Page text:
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Identification and Creation

Object Number
Basin Handle with Lion Skin Attachment
Work Type
first half 5th century BCE
Creation Place: Ancient & Byzantine World, Europe
Classical period, Early
Persistent Link

Physical Descriptions

Copper alloy
Cast, lost-wax process
7.3 x 9 cm (2 7/8 x 3 9/16 in.)
Technical Details

Technical Observations: The patina of both handles (2012.1.162 and 2012.1.163) is green with spots of underlying red exposed. The entire surface of both objects has been carefully cleaned mechanically to reveal original surface detail. Some fine tool marks from the cleaning process are visible under magnification, especially on the back side of the lion plates.

The handles and the lion mask plates are cast. It is likely that some cold working was done to enhance details of the faces, but the corroded and cleaned conditions make this difficult to determine. The handle points are pressure fitted into holes in the plates, and it is still possible to swivel the handles in relation to the plate. A raised lump of gray material (4 mm in diameter) on the back of both plates, although in different locations, appears to be mineralized or partially mineralized lead and may relate to the means by which the plates were mounted to their vessels.

Henry Lie (submitted 2011)


Recorded Ownership History
[Sotheby's New York Antiquities Auction, 1985], sold; to The Alice Corinne McDaniel Collection, Department of the Classics, Harvard University (1985-2012), transfer; to the Harvard Art Museums, 2012.

Sotheby's New York, December 9, 1985, Sale 5398, Lot 267.

Acquisition and Rights

Credit Line
Harvard Art Museums/Arthur M. Sackler Museum, Transfer from the Alice Corinne McDaniel Collection, Department of the Classics, Harvard University
Accession Year
Object Number
Asian and Mediterranean Art

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Published Catalogue Text: Ancient Mediterranean and Near Eastern Bronzes at the Harvard Art Museums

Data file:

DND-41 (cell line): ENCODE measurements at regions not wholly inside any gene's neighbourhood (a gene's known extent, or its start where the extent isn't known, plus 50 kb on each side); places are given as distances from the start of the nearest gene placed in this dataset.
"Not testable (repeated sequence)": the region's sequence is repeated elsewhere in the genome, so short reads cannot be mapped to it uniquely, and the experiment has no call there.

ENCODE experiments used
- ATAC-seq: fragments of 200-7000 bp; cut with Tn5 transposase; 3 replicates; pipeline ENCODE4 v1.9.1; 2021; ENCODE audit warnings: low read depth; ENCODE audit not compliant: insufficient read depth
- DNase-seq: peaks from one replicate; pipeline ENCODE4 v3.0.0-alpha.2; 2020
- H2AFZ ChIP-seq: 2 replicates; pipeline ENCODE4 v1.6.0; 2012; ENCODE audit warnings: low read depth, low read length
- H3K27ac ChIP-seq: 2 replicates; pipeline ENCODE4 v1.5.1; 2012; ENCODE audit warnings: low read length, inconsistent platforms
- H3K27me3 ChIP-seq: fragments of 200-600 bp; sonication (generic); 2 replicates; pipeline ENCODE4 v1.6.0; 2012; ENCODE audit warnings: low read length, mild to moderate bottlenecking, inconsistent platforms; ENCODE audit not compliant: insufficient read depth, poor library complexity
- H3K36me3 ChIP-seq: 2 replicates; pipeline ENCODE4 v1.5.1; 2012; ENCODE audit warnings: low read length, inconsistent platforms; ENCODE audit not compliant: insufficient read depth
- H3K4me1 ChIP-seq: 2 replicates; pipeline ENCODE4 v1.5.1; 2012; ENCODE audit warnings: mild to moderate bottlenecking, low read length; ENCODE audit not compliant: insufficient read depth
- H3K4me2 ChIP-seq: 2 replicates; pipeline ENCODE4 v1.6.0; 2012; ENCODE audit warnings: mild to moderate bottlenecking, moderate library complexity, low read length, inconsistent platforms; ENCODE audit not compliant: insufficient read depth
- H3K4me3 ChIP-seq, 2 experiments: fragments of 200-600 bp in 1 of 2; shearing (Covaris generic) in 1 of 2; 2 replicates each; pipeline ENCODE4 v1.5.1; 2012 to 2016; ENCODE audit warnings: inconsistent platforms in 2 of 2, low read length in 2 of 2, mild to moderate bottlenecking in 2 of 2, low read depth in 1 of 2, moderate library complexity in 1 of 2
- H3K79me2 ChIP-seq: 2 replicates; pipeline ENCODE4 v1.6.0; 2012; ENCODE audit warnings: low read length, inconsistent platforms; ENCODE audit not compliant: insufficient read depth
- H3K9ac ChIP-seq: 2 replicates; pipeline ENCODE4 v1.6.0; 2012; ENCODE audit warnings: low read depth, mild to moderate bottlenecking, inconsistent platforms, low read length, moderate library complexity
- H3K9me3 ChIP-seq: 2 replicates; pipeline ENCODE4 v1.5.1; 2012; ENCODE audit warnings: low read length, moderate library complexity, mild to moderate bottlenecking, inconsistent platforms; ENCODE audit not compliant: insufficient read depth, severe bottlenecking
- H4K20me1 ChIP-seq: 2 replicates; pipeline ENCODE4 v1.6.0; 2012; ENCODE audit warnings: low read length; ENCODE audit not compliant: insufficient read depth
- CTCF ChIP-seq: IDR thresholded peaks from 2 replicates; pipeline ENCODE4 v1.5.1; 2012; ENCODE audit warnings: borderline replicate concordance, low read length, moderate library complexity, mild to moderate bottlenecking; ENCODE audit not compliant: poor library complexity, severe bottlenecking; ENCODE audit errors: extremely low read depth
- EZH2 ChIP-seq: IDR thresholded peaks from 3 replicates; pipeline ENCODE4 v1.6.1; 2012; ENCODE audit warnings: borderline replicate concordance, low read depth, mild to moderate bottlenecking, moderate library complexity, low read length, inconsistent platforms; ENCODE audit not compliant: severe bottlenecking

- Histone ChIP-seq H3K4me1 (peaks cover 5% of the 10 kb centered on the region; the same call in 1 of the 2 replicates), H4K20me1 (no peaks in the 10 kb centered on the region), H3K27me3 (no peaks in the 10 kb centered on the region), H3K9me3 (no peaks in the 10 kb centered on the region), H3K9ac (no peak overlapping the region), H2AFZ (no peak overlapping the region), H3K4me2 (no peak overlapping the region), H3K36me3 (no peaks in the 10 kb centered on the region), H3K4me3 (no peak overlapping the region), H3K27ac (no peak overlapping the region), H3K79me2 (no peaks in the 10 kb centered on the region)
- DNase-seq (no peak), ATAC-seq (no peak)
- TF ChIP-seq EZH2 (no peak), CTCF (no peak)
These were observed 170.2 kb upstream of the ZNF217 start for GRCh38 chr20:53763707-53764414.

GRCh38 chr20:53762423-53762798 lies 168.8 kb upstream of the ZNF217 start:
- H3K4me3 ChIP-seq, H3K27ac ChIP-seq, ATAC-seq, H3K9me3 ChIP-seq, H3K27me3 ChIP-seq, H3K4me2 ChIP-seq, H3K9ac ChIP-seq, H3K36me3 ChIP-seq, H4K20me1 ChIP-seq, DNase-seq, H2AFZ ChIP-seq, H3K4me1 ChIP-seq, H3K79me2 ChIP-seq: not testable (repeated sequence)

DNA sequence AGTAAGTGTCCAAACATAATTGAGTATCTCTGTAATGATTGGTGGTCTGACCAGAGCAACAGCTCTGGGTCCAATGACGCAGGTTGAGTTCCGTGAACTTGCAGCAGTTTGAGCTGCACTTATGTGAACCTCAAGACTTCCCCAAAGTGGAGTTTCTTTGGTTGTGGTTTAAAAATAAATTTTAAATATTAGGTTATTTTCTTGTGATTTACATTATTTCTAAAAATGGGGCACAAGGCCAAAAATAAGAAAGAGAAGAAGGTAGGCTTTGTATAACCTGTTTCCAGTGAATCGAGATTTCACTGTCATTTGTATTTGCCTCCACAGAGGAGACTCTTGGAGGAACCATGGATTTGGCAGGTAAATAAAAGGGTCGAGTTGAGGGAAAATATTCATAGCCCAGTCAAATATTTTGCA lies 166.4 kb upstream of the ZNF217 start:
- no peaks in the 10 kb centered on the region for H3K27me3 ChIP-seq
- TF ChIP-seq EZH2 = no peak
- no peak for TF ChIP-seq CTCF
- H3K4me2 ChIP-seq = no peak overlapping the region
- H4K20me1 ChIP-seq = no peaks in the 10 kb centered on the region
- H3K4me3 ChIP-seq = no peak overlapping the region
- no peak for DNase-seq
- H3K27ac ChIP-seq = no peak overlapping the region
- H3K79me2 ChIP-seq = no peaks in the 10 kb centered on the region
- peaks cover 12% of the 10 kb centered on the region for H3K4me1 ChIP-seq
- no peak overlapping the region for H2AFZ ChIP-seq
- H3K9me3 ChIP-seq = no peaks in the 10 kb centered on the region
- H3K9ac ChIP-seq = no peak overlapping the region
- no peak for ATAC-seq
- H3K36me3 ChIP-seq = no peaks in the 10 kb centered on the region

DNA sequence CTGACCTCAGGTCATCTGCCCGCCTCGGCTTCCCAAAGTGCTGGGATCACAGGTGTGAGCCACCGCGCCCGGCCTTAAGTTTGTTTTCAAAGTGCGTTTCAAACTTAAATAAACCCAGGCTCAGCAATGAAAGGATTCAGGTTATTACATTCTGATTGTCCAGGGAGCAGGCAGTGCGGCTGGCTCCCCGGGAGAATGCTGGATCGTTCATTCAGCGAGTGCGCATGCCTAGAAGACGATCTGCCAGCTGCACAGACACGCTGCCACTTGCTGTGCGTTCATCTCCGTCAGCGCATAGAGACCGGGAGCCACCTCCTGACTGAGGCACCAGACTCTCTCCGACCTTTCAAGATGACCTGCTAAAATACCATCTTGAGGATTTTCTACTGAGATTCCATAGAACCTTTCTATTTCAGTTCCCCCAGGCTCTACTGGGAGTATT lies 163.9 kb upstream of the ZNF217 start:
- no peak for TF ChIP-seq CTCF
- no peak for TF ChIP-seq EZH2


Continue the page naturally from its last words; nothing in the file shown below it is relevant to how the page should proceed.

The square-sectioned basin handle is oblong; it tapers toward the attachment plate, and there is a molded knob on the opposite side, consisting of a wide torus-shaped knob with slightly flattened sides and a small circular rise on either side of the knob. The attachment is in the form of a flattened lion skin (1). The thickest part of the plate is at the top, where it flares into a spool-shape, with a hole on each end for the insertion of the handle. On the front, the head of a lioness is clear, with ears, eyes, muzzle, and mouth distinctly molded, although rather puffy in execution; parts of the skin hang in triangles on either side of the head. The back is flat and featureless.


1. For the attachment plate, compare W. Gauer, Die Bronzegefässe von Olympia: Mit Ausnahme der geometrischen Dreifüsse und der Kessel des orientalisierenden Stils, Olympische Forschungen 20 (Berlin, 1991) 203, nos. Le 216 and 217, pl. 32. The grip section of the handle is similar to ibid., 250, no. Te 18, fig. 25.2, although it differs where it connects to the plate. See also C. Tarditi, Vasi di bronzo in area Apula: Produzioni greche ed italiche di età arcaica e classica, Università di Lecce Dipartmento di Beni Culturali Settore storico-Archeologico Collina 8 (Lecce, 1996) 21-22 and 125, nos. 22-23.

Lisa M. Anderson

Publication History

  • Chiara Tarditi, Bronze Vessels from the Acropolis: Style and Decoration in Athenian Production between the Sixth and Fifth Centuries BC, Edizioni Quasar (Roma, 2016), p. 240, fig. 22a

Subjects and Contexts

  • Ancient Bronzes

Related Works

Verification Level

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